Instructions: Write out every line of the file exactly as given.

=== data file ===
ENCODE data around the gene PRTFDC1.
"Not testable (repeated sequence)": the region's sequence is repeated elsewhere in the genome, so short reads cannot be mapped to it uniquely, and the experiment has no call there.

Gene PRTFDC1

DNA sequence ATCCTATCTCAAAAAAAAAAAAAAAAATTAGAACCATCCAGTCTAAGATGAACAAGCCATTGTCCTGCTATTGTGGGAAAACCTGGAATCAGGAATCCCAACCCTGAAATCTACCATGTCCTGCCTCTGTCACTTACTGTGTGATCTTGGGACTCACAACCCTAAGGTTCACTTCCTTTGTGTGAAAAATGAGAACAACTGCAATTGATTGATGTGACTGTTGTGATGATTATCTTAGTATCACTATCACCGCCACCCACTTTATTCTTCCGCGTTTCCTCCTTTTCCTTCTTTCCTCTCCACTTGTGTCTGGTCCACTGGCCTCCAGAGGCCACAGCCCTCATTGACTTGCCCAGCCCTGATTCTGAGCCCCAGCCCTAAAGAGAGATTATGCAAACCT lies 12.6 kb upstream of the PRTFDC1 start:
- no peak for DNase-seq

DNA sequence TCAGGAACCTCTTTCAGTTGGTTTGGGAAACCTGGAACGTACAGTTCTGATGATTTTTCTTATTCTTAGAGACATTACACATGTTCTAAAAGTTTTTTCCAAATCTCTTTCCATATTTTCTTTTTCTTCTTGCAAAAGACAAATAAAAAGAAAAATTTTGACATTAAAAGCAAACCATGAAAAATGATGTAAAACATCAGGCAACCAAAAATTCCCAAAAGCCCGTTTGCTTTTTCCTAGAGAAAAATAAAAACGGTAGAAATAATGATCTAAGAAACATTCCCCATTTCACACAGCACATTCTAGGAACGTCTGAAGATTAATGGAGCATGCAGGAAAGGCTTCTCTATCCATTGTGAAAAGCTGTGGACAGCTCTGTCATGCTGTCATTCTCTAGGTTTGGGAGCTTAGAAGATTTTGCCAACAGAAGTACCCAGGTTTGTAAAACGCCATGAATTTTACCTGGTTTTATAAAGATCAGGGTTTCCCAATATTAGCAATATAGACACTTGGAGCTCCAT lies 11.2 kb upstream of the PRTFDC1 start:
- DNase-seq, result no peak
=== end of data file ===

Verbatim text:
ENCODE data around the gene PRTFDC1.
"Not testable (repeated sequence)": the region's sequence is repeated elsewhere in the genome, so short reads cannot be mapped to it uniquely, and the experiment has no call there.

Gene PRTFDC1

DNA sequence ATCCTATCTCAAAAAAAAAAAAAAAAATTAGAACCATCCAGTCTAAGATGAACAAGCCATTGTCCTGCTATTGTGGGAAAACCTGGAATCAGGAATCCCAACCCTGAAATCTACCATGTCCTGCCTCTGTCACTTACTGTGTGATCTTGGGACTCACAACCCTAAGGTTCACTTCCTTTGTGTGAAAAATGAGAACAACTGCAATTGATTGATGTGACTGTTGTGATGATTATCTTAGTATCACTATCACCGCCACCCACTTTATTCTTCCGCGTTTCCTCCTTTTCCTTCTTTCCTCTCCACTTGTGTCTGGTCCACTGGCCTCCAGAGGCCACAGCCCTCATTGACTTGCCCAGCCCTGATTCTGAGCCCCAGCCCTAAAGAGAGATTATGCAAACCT lies 12.6 kb upstream of the PRTFDC1 start:
- no peak for DNase-seq

DNA sequence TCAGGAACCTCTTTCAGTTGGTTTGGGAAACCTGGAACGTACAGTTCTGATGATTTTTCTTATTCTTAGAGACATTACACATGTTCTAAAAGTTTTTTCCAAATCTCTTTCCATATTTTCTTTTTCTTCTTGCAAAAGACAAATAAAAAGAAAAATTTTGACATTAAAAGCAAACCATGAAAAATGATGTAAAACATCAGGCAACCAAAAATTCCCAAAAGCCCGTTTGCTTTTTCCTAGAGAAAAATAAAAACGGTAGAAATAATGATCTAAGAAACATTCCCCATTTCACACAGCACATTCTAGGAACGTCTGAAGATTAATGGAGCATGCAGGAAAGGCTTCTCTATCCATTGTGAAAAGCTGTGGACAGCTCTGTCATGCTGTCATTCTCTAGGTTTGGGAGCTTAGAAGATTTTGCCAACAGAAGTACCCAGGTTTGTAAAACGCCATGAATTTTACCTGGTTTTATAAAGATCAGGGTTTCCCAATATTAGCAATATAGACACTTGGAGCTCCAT lies 11.2 kb upstream of the PRTFDC1 start:
- DNase-seq, result no peak